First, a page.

Over the past few months, they have had real birthday celebrations for their sons Vaughan Jr. and Isaiah: parties with water guns, balloons, and cake. They are trying to calculate whether they have enough money saved to take the kids to Disneyland for Jeremiah’s upcoming birthday.
Vaughan and Kameko want to live for the moment. There’s been too much pain and hardship in their lives of late, too much despair, to do otherwise. When the money comes in, they spend it, despite knowing that in half a year the payments will stop. They go bowling; they put gas in the car and drive to the airport just to watch planes landing. They’re pondering whether they can afford a couple of nights in Las Vegas at Circus Circus. They’ve gone out to a nearby oceanfront pier and bought tray upon tray of seafood. They took a tour of an old battleship. They’re looking forward to renting bikes at Dockweiler Beach one weekend. Vaughan’s planning a half-day open-ocean fishing trip with some buddies.
“We’ve seen other people doing things and said, ‘I wish, I wish, I wish,’” Kameko says. “Now it’s no more ‘I wish.’ We can do it. It’s not an ‘I wish’ now, it’s a ‘Thank you.’ My son said, ‘It feels good to be out and not in the house.’ This is life for us. We’re not sitting looking at the same four walls. We’re being a family, doing the things families do.”
For Alicea Moore, things weren’t going so well. She’d applied for a number of jobs without success. Her sciatica from her damaged disc was flaring up, and she still hadn’t received all of the treatment she needed. She and her younger children were still living in her grown daughter’s house, but they’d had to move out for a few weeks while the landlord did repairs, and now she was couch-surfing again.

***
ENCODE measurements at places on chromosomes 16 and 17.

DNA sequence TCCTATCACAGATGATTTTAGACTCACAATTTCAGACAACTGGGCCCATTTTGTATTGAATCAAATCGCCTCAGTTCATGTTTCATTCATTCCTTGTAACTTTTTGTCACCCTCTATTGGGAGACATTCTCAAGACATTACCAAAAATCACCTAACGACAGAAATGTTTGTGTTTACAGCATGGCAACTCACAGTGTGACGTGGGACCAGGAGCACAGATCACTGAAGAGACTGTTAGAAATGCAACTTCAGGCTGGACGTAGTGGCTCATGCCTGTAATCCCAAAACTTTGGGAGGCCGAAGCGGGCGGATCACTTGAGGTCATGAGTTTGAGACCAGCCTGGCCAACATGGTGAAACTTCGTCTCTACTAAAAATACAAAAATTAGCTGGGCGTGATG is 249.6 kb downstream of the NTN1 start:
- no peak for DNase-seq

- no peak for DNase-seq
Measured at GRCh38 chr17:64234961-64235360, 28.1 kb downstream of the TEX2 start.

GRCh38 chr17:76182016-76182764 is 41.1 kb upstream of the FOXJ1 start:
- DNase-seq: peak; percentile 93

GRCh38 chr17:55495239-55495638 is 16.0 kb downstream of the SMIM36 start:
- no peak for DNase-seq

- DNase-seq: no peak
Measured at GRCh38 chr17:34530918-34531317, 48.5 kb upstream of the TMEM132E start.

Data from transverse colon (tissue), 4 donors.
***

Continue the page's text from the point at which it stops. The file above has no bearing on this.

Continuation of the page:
Alicea was able to afford some new clothes and shoes for herself and her children, but she was treading water. During the giddy early months of her participation in BIG:LEAP, she’d been obsessively saving money to buy a home. But over the past couple of months, one unexpected expense after another had whittled away her savings. By August, the $1,200 that she had built up was gone. Her home-buying dream is now, she says, in the “long-term future.” She had resorted to prayer, hoping that a higher power would help her find a stable job and regular income before the BIG:LEAP payments ended. She was overcome with the blues. “I’m just winging it—I’m winging it,” she admits, as much to herself as to anyone else.
The last time I saw Julio, he smiled as he reflected on how his life had changed since BIG:LEAP began. “I started to immediately pay down what I owed—for electricity and gas. It came at a time when the utilities had sent letters saying, ‘You’ve got to pay up.’” He had begun to pay his rent again. He felt happy that he could take his children on little outings once more. They went to the beach and to parks. Occasionally he would splurge and buy them meals from McDonald’s.
“I feel less stress,” he told me. “I can sleep at night better. When my wife and I got Covid, she got very depressed and was very ill and would get panic attacks. Now, they’ve gotten a lot better. Having dollars is a big part of it.”
But as summer gave way to fall, the BIG:LEAP staff lost track of Julio. He stopped returning their phone calls and e-mails, and despite numerous efforts to find him, he didn’t reappear.
The other participants had begun contemplating what would come next.
At the end of October, with only three months left in the program, Alicea Moore was panicking. Her housing remained as insecure as ever, and for months now she hadn’t had any income other than the BIG:LEAP payments. Alicea’s bills were piling up—car insurance, cell phone, utilities, food—and her kids needed more school supplies, or shoes, or any number of other things. With inflation rampaging, everything cost more today than it did yesterday. As 2022 wound down, she realized that she hadn’t saved “one cent. Not one cent.”